LAPTOP SALES IN SOUTH AFRICA GIVE LOCAL IT MARKET THE EDGE

Computing

The local computer market experienced double-digit growth last year, with the 1,29-million units sold generating revenue of R9,36bn.

Unit sales were up 10,9% from the previous year, but falling prices for imported equipment meant the actual cash value of the market rose a negligible 0,3%.

Analyst Hannes Fourie says that although desktop computer sales were flat, notebook and server sales more than compensated. Notebooks enjoyed a robust 36,9% increase in sales last year and consumer demand was unabated. More companies are buying portable computers as opposed to desktop models.

Although the sale of desktops still grew 9,8% compared with the previous year, the growth rate was less impressive than in previous years due to the shift towards portables and the slowing pace of corporate upgrading activity.

Demand from government and educational institutions dwindled last year, while consumer sales saw a massive leap of 61,4% in year-on-year growth. Fourie expects the consumer market to remain robust this year and the demand for notebooks from consumers and small businesses to continue unabated. "Falling prices will continue to stimulate new purchases and renewals," he says. David Kan, CEO of computer manufacturer Mustek, is even more upbeat.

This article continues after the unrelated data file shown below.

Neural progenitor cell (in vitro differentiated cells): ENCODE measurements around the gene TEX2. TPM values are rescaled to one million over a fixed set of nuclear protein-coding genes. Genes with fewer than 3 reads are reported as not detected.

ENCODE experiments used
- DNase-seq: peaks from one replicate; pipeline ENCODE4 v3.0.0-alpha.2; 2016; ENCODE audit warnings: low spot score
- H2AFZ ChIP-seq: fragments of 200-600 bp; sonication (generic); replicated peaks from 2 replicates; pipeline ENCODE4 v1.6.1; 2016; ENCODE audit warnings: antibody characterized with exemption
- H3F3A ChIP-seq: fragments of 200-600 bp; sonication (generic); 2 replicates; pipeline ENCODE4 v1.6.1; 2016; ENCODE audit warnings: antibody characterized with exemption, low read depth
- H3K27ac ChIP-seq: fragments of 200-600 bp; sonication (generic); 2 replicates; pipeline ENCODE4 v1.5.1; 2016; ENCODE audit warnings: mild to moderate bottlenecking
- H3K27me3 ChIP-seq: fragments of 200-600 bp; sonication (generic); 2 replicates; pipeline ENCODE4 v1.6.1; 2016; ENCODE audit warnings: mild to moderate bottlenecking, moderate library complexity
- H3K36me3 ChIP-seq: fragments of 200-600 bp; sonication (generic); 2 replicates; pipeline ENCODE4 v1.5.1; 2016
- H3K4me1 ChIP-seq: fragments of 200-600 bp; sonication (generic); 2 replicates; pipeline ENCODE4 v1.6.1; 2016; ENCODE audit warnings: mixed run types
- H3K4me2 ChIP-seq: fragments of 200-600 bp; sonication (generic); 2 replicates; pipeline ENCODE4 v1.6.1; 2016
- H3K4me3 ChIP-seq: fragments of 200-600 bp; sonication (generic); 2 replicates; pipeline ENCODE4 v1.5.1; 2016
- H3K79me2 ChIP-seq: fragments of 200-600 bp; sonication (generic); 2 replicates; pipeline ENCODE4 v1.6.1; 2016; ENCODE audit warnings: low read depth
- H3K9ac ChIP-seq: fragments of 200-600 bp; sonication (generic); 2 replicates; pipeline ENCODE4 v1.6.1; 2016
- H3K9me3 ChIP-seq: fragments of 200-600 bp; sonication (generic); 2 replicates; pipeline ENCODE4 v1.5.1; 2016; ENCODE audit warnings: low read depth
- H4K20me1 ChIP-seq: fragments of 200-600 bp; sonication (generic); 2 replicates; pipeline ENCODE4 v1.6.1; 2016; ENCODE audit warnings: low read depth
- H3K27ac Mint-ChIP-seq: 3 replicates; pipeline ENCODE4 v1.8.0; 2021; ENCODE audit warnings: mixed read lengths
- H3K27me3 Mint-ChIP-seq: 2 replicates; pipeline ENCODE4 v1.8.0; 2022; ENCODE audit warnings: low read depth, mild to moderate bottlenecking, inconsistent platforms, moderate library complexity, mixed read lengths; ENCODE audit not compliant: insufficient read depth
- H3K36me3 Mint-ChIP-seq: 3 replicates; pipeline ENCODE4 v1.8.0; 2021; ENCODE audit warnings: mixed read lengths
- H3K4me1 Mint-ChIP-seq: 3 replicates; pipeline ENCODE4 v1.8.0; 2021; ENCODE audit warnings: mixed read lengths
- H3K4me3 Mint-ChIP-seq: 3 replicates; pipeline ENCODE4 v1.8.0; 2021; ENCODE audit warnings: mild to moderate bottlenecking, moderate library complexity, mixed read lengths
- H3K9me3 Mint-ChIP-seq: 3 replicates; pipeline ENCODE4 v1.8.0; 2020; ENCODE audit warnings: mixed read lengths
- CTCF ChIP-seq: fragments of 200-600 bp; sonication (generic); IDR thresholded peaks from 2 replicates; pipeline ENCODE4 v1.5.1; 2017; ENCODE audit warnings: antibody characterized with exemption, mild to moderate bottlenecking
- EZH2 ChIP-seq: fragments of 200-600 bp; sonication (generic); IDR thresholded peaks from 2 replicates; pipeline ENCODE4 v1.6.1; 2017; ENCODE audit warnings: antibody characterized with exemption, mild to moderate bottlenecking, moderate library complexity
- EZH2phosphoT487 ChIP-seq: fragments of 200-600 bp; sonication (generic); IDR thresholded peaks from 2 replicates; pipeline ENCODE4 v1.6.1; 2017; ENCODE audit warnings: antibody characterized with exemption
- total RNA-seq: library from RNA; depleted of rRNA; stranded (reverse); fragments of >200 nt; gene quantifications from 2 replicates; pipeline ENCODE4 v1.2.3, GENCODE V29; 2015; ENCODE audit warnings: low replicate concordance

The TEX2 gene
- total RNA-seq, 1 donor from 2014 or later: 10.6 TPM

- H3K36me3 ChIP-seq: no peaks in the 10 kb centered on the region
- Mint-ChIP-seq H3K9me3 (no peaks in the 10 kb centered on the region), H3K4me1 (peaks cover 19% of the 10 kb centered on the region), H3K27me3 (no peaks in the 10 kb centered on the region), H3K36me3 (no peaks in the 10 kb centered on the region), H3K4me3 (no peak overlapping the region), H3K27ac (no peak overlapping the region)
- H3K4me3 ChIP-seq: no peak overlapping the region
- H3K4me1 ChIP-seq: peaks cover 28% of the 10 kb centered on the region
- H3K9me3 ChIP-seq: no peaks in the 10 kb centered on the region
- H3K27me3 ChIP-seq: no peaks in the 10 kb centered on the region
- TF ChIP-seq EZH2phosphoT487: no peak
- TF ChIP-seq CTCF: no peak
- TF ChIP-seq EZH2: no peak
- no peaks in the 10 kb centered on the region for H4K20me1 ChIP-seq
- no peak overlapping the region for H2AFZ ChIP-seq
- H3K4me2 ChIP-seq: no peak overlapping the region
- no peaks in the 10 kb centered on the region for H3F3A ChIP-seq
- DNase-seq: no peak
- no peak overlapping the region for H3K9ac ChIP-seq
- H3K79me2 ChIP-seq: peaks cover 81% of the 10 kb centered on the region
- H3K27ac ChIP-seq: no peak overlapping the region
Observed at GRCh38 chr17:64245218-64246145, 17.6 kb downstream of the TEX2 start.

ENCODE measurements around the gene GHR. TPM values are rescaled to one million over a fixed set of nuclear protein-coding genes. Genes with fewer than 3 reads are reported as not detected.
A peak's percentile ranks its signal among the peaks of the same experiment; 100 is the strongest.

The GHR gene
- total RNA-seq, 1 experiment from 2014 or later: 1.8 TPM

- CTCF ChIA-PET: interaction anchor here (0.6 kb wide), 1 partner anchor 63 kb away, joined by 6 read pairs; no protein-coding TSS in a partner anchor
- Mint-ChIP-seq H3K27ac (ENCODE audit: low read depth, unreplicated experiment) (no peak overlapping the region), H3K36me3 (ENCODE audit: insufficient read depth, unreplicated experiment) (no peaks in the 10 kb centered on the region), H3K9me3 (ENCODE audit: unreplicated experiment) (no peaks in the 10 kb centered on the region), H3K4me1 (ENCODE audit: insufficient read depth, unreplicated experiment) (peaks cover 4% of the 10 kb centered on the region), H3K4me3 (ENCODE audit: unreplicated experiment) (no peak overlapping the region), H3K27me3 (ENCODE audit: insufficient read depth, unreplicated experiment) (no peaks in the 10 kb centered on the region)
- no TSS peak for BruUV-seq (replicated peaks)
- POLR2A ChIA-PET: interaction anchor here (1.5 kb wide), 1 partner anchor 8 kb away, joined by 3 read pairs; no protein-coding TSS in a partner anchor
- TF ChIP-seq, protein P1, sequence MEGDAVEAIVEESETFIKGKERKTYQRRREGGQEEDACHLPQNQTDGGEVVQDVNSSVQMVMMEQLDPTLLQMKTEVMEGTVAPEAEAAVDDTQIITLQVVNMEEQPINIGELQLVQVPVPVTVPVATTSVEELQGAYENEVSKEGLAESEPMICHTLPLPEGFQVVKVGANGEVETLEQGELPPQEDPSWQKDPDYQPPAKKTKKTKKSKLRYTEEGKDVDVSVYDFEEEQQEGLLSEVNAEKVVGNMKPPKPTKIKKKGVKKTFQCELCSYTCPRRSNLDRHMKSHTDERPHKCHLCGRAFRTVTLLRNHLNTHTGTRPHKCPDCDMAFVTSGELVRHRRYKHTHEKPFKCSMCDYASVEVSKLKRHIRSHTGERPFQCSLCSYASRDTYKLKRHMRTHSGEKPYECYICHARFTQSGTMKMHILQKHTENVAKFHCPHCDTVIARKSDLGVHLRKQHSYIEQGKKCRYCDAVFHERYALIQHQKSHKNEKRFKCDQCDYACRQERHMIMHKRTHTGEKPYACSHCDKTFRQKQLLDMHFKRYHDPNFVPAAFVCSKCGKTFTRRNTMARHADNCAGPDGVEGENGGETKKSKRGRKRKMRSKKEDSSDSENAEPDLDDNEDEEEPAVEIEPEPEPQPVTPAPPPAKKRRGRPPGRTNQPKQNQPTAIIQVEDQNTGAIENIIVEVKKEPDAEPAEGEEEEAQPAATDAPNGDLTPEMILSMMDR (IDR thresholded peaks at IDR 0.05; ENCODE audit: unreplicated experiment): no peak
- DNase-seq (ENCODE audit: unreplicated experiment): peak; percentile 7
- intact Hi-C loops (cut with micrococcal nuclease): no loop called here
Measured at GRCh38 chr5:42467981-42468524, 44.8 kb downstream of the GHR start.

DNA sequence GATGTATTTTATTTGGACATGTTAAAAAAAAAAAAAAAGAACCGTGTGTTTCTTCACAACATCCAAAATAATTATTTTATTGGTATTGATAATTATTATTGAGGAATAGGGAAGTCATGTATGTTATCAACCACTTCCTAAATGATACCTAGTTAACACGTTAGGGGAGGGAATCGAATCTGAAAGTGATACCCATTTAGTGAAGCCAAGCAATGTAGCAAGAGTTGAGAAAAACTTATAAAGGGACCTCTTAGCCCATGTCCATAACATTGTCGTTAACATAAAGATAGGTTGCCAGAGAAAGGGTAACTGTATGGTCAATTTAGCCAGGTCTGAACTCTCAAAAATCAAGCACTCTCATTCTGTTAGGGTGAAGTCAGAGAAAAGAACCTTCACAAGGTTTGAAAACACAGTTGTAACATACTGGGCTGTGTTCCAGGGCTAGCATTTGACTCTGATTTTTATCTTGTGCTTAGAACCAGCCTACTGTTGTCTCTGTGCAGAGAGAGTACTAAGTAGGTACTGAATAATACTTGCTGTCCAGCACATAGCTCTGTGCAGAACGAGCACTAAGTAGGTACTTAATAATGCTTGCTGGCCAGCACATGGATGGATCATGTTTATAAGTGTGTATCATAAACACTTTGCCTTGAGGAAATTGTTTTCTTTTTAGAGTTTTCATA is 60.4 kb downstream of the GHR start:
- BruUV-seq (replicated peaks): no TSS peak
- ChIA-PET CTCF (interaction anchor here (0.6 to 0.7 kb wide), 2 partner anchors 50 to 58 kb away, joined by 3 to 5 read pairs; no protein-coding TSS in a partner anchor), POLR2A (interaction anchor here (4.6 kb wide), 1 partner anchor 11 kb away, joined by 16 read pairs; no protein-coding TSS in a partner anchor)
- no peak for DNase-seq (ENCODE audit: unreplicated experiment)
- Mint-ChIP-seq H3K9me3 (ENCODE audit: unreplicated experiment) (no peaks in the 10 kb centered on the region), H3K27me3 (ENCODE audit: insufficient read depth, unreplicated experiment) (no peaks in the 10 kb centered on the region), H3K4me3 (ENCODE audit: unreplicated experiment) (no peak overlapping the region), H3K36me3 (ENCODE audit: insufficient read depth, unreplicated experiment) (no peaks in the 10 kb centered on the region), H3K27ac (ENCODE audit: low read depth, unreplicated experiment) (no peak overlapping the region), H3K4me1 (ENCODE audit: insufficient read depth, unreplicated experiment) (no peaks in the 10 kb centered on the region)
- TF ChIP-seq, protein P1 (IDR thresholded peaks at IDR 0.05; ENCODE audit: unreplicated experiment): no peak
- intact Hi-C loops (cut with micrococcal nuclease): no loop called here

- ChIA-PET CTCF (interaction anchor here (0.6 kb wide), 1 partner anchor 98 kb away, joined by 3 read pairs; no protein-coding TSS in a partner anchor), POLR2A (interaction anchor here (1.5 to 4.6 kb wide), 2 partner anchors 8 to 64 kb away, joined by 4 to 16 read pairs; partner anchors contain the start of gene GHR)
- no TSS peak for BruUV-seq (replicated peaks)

Mustek declared a healthy interim dividend of 35c a share after its results for the six months to December 31 showed a 10% rise in sales for its best-selling Mecer computers. Kan says the IT industry is in a phase of transformation and growth, with several factors promising strong sales in the coming months.

Microsoft's next operating system should be released later this year under the name Vista. That will lead to a new wave of hardware purchases able to benefit from the better software performance, he says.

Slow but steady growth of broadband technologies in SA should also get a boost from the wireless Wi Max technology, which operators in SA are now exploring.

Intel will soon embed WiMax in its new computers, which will trigger another wave of buying as customers want PCs that automatically connect to wireless networks.

The corporate replacement cycle for computers that were last upgraded for Y2K also appears to be under way, although sales have not yet reached expected levels.

Local PC manufacturers also have a major opportunity to supply computers to thousands of schools in SA and Africa, while the low penetration rate for home computers also offers "huge potential for future sales," Kan says.

He hopes that Mecer computers bundled with educational software in all South African languages will be taken up en masse by the country's primary schools.

Business Day